Why are drug addictions so hard to kick? A new study explores the role of a key epigenetic enzyme in drug relapse.
There is a common saying in drug recovery groups: Once an addict, always an addict. The transition from casual drug use to addiction is enduring and is bolstered by repeated exposure to environmental cues that trigger relapse, even in individuals that have been sober for years. “What we’ve really struggled to understand is how the transition from casual use to addiction seems so permanent,” said Christopher Cowan, professor at the Medical University of South Carolina. Now in Neuron, Cowan and his colleagues report that a major epigenetic enzyme regulates drug seeking behaviors .
Previously, Cowan’s group found that following cocaine administration, the histone deacetylase enzyme HDAC5 shuttles from the cytoplasm into the nucleus within the nucleus accumbens (NAc), a brain region involved in drug reward-related behaviors . When they enriched nuclear HDAC5 using a viral mediated strategy, they blocked the development of cocaine reward-context associations.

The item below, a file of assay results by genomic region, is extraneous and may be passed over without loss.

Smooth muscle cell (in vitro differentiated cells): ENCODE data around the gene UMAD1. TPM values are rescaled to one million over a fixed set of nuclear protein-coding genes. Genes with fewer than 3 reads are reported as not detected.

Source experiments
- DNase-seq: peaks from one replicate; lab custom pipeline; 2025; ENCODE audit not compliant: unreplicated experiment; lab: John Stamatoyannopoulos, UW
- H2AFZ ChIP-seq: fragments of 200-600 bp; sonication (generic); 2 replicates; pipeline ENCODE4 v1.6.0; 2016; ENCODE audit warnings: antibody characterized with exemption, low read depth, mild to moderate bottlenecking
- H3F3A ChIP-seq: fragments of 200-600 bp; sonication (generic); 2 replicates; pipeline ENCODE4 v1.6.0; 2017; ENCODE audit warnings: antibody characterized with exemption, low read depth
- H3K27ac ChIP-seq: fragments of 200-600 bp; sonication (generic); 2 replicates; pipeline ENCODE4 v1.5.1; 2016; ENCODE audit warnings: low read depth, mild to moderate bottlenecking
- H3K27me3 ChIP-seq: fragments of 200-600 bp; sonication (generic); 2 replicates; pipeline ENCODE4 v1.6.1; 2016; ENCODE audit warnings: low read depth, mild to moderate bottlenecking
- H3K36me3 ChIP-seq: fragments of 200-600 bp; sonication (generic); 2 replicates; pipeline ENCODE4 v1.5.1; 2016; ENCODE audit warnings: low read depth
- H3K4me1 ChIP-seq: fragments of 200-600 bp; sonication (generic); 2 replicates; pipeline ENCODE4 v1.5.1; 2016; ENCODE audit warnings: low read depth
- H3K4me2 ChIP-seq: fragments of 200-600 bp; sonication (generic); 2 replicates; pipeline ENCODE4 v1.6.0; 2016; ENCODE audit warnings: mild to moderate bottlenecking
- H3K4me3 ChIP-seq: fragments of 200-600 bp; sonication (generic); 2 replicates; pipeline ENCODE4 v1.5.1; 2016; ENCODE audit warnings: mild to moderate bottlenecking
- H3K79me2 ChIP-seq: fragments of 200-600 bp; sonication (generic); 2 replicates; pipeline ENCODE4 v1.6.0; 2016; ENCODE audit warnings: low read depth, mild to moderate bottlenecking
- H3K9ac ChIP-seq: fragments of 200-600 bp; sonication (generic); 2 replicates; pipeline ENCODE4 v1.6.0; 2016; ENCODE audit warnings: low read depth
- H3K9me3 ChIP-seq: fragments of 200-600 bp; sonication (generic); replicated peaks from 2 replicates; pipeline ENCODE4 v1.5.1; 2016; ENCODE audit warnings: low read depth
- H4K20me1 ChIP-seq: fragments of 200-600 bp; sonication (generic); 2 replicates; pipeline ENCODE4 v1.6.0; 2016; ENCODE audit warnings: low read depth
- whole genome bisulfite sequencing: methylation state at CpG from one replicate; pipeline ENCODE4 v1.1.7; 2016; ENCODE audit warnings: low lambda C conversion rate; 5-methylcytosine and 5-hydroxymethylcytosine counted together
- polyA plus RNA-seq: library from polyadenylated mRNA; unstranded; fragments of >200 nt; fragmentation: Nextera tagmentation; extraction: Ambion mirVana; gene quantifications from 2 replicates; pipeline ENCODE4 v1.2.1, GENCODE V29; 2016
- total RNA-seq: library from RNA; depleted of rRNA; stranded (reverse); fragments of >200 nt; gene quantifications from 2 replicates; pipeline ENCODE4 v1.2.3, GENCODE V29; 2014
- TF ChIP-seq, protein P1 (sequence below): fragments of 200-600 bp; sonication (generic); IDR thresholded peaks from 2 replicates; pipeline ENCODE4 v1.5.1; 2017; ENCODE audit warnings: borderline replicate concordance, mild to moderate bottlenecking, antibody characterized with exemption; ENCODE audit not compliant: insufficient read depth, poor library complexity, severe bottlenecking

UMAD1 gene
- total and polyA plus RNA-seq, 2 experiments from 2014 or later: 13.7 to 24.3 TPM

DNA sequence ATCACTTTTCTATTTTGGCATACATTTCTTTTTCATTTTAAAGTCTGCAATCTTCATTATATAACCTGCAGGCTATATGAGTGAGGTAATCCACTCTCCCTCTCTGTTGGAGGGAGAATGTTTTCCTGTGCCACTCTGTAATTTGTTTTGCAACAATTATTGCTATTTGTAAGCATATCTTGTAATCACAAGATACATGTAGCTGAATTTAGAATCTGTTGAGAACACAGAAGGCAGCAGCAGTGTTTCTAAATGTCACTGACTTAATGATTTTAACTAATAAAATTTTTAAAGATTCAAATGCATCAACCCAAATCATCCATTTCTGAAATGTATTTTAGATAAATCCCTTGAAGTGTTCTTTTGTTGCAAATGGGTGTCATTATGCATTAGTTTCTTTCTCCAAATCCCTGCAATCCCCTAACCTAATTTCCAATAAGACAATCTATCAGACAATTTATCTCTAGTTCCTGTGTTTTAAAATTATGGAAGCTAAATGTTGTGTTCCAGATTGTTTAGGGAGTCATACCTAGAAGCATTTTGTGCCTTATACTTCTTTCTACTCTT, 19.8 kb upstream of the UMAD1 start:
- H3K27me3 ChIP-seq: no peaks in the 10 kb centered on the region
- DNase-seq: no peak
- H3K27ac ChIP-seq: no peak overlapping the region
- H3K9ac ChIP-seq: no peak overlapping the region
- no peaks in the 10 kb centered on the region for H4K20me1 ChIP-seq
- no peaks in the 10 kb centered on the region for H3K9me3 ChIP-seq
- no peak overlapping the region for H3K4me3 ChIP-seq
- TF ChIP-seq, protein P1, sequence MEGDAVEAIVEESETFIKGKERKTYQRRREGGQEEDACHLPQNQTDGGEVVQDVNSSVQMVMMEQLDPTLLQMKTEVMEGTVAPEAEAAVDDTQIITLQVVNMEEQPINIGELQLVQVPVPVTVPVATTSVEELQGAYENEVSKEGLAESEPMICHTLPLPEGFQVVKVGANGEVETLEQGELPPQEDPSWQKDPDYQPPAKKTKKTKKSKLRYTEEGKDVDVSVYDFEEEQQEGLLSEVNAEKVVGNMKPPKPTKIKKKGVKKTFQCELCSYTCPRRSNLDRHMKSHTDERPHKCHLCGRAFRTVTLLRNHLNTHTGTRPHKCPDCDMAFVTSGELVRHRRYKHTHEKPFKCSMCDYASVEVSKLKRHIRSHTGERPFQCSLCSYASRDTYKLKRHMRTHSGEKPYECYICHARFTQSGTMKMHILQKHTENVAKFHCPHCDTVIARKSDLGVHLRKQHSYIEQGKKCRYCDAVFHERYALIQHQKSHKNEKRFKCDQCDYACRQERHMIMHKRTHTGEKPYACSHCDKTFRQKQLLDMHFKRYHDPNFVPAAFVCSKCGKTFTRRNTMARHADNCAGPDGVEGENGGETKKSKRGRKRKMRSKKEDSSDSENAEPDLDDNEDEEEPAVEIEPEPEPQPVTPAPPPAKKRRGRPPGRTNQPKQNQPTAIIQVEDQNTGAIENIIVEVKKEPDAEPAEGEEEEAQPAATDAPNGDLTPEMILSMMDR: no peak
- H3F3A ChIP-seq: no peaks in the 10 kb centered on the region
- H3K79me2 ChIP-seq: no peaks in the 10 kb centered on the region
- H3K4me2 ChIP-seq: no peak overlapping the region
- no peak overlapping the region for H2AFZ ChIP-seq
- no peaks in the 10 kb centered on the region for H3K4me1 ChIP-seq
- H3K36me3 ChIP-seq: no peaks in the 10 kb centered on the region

Individuals seek treatment after they’ve developed an addiction, not before. So for their new study, the researchers modeled addiction in rats using a cocaine self-administration task where the rodents press a lever to receive cocaine infusions at their own volition.
First, the researchers upregulated nuclear HDAC5 in the NAc and trained rats to self-administer cocaine in the presence of contextual cues. Following withdrawal and extinction periods, they re-exposed the rats to the cocaine-associated cues and found that rats with enriched nuclear HDAC5 showed less drug-seeking behavior compared to controls.
But what is HDAC5 doing once it relocates to the nucleus? To identify potential HDAC5 target genes, the researchers combined chromatin immunoprecipitation with next-generation sequencing (ChIP-seq) to scan through HDAC5 genomic binding sites in genomic DNA. The top hit in the assay was Npas4, a gene that is turned on by neural activity and is involved in negative feedback processes.
Additional experiments showed that nuclear HDAC5 expression negatively regulates Npas4 gene expression and that Npas4 is required for the formation of cocaine reward-context associations but not relapse-like behaviors.
“HDAC5 has got to be doing something else in addition to regulating Npas4,” said Cowan. He now plans to further explore HDAC5’s role in the nucleus and to determine if these findings are generalizable to other drugs of abuse.